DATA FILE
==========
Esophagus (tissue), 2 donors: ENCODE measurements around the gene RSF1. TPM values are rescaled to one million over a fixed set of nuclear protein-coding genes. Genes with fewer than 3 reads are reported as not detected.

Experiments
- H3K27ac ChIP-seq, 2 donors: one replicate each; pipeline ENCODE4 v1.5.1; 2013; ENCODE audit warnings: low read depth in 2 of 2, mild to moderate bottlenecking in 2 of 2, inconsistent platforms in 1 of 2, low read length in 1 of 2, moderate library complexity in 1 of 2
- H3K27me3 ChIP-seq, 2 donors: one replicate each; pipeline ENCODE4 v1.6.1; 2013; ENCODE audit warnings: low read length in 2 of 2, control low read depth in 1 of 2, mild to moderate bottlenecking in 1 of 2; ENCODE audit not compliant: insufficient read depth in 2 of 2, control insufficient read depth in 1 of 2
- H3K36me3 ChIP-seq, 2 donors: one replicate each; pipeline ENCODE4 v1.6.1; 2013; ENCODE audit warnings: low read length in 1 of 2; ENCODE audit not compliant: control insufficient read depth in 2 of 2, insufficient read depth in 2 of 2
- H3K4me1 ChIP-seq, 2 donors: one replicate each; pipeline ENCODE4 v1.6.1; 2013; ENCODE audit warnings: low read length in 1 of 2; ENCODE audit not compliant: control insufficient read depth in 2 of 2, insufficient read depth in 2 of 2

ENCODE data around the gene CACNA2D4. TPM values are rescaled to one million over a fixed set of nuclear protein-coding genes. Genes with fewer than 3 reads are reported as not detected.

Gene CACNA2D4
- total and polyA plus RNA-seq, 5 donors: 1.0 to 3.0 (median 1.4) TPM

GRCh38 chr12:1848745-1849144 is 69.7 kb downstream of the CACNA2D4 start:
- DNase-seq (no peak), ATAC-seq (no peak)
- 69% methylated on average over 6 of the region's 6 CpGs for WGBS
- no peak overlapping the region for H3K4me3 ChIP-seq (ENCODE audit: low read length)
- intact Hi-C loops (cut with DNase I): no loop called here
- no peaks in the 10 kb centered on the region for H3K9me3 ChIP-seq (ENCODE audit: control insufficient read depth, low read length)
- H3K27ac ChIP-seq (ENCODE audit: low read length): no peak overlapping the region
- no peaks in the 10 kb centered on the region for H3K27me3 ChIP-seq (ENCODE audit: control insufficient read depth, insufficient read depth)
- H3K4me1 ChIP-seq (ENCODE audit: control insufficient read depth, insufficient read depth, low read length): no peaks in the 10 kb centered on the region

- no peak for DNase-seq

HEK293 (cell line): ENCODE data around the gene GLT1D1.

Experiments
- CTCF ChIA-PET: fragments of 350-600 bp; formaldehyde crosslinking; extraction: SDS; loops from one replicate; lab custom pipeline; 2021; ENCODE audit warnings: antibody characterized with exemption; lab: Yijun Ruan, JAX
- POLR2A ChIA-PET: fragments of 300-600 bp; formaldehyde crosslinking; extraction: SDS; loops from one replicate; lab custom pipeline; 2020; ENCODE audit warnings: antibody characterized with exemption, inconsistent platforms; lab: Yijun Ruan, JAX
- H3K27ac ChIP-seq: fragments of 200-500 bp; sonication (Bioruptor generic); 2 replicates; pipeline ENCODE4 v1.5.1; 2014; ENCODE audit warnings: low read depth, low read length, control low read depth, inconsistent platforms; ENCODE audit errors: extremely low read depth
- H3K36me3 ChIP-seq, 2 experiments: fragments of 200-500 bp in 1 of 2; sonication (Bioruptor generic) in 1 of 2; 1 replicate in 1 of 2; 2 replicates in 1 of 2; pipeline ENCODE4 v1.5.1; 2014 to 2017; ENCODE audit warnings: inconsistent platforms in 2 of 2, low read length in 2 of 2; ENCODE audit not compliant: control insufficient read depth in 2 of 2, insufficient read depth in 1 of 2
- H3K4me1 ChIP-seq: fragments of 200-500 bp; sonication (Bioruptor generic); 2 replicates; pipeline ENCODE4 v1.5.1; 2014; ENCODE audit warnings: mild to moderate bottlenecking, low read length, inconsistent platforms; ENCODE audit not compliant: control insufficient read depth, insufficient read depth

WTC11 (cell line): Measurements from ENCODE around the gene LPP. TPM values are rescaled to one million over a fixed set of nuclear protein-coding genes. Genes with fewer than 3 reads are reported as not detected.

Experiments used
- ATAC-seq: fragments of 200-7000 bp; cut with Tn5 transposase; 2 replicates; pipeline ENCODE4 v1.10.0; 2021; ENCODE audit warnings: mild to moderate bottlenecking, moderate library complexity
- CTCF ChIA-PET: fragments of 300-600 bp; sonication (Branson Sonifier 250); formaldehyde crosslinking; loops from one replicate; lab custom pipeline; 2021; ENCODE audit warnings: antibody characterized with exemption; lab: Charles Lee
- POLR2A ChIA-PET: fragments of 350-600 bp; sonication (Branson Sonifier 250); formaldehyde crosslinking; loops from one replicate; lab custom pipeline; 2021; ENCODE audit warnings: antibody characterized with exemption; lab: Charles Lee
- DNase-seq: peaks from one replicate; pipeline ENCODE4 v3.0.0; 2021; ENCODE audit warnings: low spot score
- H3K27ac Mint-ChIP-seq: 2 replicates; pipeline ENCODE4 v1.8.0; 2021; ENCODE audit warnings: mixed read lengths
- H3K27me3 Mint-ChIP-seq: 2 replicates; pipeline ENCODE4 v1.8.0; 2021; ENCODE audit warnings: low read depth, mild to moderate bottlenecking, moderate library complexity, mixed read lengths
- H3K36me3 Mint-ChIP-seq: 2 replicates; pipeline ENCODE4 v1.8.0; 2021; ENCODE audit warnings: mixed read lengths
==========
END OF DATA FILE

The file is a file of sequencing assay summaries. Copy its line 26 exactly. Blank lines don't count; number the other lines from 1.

- H3K4me1 ChIP-seq: fragments of 200-500 bp; sonication (Bioruptor generic); 2 replicates; pipeline ENCODE4 v1.5.1; 2014; ENCODE audit warnings: mild to moderate bottlenecking, low read length, inconsistent platforms; ENCODE audit not compliant: control insufficient read depth, insufficient read depth